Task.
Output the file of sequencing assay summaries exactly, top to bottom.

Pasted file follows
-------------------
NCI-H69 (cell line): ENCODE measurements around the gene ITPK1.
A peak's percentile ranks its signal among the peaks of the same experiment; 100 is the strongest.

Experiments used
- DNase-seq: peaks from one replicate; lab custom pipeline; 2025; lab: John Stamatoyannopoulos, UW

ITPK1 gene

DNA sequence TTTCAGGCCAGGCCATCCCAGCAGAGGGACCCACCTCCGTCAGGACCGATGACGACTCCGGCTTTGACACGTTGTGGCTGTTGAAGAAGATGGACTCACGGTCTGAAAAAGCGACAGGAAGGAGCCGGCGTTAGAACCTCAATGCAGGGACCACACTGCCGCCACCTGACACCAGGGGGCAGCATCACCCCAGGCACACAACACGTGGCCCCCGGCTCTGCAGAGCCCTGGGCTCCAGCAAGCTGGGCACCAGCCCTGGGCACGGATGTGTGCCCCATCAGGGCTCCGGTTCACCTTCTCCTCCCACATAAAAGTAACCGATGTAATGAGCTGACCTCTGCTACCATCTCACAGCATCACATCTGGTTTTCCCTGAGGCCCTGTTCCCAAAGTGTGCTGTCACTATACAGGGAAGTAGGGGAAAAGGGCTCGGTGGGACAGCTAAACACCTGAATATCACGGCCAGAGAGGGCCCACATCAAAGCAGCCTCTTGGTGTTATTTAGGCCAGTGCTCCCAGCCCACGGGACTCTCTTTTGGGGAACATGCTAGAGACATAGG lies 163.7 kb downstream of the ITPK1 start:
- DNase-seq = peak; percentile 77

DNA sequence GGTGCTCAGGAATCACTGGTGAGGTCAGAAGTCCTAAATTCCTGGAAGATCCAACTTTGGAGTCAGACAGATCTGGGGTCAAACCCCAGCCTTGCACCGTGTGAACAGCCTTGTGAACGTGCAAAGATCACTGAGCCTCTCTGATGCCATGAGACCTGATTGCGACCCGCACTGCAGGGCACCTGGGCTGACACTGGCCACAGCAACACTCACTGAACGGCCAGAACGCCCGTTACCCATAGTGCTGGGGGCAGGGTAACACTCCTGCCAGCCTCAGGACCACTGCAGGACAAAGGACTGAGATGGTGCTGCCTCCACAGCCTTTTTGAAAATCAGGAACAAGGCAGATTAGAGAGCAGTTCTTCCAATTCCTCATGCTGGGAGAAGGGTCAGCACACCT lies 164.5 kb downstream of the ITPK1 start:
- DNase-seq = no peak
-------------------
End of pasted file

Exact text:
NCI-H69 (cell line): ENCODE measurements around the gene ITPK1.
A peak's percentile ranks its signal among the peaks of the same experiment; 100 is the strongest.

Experiments used
- DNase-seq: peaks from one replicate; lab custom pipeline; 2025; lab: John Stamatoyannopoulos, UW

ITPK1 gene

DNA sequence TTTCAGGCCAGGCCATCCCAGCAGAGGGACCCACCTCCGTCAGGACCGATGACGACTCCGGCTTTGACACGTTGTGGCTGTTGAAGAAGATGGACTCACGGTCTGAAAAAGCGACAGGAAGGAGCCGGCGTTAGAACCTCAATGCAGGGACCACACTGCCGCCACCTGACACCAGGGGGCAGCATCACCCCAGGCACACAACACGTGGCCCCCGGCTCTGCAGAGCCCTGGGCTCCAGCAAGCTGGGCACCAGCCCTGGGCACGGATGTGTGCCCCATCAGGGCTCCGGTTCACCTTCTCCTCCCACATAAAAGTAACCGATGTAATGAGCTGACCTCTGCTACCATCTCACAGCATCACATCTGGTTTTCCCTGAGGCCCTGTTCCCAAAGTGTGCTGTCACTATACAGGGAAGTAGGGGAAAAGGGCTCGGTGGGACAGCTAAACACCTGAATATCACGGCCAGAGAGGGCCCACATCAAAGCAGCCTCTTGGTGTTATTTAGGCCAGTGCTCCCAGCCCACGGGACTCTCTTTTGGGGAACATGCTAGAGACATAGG lies 163.7 kb downstream of the ITPK1 start:
- DNase-seq = peak; percentile 77

DNA sequence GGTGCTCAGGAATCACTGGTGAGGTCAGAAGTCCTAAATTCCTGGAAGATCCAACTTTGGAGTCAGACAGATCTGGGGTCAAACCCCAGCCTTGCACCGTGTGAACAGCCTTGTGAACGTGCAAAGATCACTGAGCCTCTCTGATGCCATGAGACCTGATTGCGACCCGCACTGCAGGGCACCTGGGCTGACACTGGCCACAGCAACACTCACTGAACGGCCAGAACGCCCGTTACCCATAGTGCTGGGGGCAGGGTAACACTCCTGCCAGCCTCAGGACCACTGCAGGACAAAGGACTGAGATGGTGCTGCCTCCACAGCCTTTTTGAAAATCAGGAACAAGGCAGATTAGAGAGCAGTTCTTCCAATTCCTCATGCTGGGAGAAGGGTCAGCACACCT lies 164.5 kb downstream of the ITPK1 start:
- DNase-seq = no peak